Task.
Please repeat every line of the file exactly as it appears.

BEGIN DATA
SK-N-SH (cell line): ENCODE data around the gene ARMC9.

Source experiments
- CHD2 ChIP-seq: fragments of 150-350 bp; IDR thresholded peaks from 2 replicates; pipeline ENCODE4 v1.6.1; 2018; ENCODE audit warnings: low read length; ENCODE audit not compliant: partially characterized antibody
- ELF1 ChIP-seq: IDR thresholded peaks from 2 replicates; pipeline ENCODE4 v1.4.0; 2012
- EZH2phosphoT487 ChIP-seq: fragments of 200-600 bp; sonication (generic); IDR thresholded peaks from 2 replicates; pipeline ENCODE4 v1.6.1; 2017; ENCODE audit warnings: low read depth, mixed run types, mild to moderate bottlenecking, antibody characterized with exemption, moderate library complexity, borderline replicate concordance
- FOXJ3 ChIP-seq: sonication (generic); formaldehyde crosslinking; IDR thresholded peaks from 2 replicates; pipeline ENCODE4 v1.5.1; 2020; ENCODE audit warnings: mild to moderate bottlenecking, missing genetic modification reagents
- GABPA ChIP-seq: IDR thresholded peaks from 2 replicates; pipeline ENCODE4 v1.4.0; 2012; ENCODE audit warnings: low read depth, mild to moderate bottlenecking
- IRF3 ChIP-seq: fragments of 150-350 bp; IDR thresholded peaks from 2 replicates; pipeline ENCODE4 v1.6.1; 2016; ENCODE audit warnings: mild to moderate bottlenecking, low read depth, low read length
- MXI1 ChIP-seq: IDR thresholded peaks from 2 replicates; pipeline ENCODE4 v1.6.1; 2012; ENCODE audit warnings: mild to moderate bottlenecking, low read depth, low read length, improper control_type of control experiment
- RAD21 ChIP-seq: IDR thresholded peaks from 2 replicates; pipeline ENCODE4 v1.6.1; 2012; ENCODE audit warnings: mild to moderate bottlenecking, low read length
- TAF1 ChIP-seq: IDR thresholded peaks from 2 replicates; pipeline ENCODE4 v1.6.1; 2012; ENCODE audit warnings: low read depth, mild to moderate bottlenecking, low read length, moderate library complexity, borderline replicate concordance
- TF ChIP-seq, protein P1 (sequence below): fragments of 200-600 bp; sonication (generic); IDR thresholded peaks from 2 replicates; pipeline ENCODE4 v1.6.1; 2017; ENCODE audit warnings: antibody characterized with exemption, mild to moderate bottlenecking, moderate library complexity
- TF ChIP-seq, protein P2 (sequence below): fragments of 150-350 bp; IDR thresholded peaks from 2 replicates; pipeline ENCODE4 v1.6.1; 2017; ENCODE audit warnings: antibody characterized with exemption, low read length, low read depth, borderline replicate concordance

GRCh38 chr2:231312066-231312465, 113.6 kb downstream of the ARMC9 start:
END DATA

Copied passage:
SK-N-SH (cell line): ENCODE data around the gene ARMC9.

Source experiments
- CHD2 ChIP-seq: fragments of 150-350 bp; IDR thresholded peaks from 2 replicates; pipeline ENCODE4 v1.6.1; 2018; ENCODE audit warnings: low read length; ENCODE audit not compliant: partially characterized antibody
- ELF1 ChIP-seq: IDR thresholded peaks from 2 replicates; pipeline ENCODE4 v1.4.0; 2012
- EZH2phosphoT487 ChIP-seq: fragments of 200-600 bp; sonication (generic); IDR thresholded peaks from 2 replicates; pipeline ENCODE4 v1.6.1; 2017; ENCODE audit warnings: low read depth, mixed run types, mild to moderate bottlenecking, antibody characterized with exemption, moderate library complexity, borderline replicate concordance
- FOXJ3 ChIP-seq: sonication (generic); formaldehyde crosslinking; IDR thresholded peaks from 2 replicates; pipeline ENCODE4 v1.5.1; 2020; ENCODE audit warnings: mild to moderate bottlenecking, missing genetic modification reagents
- GABPA ChIP-seq: IDR thresholded peaks from 2 replicates; pipeline ENCODE4 v1.4.0; 2012; ENCODE audit warnings: low read depth, mild to moderate bottlenecking
- IRF3 ChIP-seq: fragments of 150-350 bp; IDR thresholded peaks from 2 replicates; pipeline ENCODE4 v1.6.1; 2016; ENCODE audit warnings: mild to moderate bottlenecking, low read depth, low read length
- MXI1 ChIP-seq: IDR thresholded peaks from 2 replicates; pipeline ENCODE4 v1.6.1; 2012; ENCODE audit warnings: mild to moderate bottlenecking, low read depth, low read length, improper control_type of control experiment
- RAD21 ChIP-seq: IDR thresholded peaks from 2 replicates; pipeline ENCODE4 v1.6.1; 2012; ENCODE audit warnings: mild to moderate bottlenecking, low read length
- TAF1 ChIP-seq: IDR thresholded peaks from 2 replicates; pipeline ENCODE4 v1.6.1; 2012; ENCODE audit warnings: low read depth, mild to moderate bottlenecking, low read length, moderate library complexity, borderline replicate concordance
- TF ChIP-seq, protein P1 (sequence below): fragments of 200-600 bp; sonication (generic); IDR thresholded peaks from 2 replicates; pipeline ENCODE4 v1.6.1; 2017; ENCODE audit warnings: antibody characterized with exemption, mild to moderate bottlenecking, moderate library complexity
- TF ChIP-seq, protein P2 (sequence below): fragments of 150-350 bp; IDR thresholded peaks from 2 replicates; pipeline ENCODE4 v1.6.1; 2017; ENCODE audit warnings: antibody characterized with exemption, low read length, low read depth, borderline replicate concordance

GRCh38 chr2:231312066-231312465, 113.6 kb downstream of the ARMC9 start: